Plant sunscreen found, according to an article in New Scientist, 3 November 2007, p20. Edelweiss, a small flowering plant that grows on high mountains, where there are high levels of potentially damaging ultra-violet (UV) light, has leaves covered with fine hairs.
Scientists at the University of Notre-Dame de las Paix, Belgium noticed that edelweiss leaves do not reflect UV light, even though they reflect other wavelengths of light. They then studied the fine hairs on the leaves and found they are made up of many fine parallel fibres 0.18 micrometres in diameter – very close to the wavelength of UV light. This means they can interact with the light and spread it along the surface of the leaf so that it doesn’t penetrate into the plant tissues. Pol Vigneron, one of the research team, commented: “It’s astonishing but the plant completely absorbs the UV.” The researchers suggest that new types of sunscreens for people could be developed that use the same method as the plants.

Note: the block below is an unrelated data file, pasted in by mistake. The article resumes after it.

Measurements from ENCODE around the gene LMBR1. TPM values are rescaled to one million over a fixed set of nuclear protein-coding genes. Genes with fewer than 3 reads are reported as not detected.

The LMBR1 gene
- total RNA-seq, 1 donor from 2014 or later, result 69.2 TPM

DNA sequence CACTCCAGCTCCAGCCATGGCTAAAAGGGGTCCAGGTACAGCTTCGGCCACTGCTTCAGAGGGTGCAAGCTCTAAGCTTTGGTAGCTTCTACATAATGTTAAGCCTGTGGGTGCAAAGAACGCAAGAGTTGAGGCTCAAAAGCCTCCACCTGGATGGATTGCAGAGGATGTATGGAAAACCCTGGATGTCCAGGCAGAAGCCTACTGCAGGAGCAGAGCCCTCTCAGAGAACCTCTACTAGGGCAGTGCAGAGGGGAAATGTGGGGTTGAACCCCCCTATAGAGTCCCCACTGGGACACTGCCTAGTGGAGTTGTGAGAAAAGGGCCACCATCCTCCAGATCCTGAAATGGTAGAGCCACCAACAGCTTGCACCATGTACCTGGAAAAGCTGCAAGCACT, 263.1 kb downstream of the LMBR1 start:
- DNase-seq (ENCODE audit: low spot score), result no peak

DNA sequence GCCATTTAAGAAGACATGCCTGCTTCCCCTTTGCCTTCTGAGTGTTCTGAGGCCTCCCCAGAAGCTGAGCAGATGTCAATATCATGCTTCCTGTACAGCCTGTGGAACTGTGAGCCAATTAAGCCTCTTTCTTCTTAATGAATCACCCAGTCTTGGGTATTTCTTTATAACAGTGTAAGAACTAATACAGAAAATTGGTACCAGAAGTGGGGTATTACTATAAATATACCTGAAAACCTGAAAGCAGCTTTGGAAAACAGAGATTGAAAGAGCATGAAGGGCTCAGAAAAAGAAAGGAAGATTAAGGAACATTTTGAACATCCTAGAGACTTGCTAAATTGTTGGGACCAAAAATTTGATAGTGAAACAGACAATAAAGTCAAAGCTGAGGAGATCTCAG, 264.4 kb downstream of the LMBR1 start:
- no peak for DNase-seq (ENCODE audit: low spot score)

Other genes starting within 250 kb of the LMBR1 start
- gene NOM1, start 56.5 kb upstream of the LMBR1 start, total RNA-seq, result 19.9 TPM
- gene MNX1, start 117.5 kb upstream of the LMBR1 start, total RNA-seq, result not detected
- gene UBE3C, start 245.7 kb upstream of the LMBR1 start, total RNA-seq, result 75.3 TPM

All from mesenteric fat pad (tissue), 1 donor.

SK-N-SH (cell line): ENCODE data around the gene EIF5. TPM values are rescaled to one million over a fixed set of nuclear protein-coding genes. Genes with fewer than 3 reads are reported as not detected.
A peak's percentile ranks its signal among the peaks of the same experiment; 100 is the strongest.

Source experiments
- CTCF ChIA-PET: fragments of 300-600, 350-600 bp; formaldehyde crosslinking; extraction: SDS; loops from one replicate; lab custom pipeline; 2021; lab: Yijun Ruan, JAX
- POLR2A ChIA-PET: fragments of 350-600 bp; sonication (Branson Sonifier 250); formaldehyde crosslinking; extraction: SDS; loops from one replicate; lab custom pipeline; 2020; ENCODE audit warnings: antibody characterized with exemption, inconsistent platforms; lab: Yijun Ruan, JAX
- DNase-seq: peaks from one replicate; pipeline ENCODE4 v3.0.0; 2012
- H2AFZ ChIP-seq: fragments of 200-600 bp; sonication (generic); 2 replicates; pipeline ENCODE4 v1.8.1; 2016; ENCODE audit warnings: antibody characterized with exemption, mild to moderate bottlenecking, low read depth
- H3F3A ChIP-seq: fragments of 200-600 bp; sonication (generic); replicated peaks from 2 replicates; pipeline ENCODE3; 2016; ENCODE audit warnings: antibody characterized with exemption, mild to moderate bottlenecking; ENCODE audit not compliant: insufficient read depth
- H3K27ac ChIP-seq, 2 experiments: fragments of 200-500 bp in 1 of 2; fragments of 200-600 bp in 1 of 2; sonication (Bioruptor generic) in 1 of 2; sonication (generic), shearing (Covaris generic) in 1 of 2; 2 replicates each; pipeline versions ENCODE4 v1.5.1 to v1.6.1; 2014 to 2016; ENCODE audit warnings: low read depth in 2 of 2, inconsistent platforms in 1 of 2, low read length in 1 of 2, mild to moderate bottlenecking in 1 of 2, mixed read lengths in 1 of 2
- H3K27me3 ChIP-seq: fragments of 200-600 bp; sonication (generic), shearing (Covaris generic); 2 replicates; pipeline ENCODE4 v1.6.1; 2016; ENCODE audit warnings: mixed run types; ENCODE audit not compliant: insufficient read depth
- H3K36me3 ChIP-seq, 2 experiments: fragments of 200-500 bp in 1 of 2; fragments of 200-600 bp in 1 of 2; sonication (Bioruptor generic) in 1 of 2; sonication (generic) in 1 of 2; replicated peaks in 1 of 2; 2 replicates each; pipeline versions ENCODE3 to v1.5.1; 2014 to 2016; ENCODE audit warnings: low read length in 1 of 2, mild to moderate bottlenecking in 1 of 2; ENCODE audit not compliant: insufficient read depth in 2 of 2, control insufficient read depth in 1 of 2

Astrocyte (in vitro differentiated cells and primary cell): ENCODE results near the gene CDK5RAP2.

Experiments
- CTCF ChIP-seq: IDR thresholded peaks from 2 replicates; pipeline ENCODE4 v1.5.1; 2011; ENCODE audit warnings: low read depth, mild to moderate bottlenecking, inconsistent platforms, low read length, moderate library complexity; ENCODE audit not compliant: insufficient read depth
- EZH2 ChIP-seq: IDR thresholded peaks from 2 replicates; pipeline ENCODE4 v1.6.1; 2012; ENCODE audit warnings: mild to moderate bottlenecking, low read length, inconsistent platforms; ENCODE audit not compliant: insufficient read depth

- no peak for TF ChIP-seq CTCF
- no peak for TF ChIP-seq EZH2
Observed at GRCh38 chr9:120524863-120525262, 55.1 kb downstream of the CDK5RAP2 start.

Editorial Comment: No-one would believe plants are smarter than people, but it will take brains to make a sunscreen to make use of the same method of UV diversion as the plant. If some creative scientists manage to invent a new kind of sunscreen after studying this plant, they should acknowledge that the plant was designed by a smarter scientist. (Ref. botany, alpine, design)
Evidence News 23 April 2008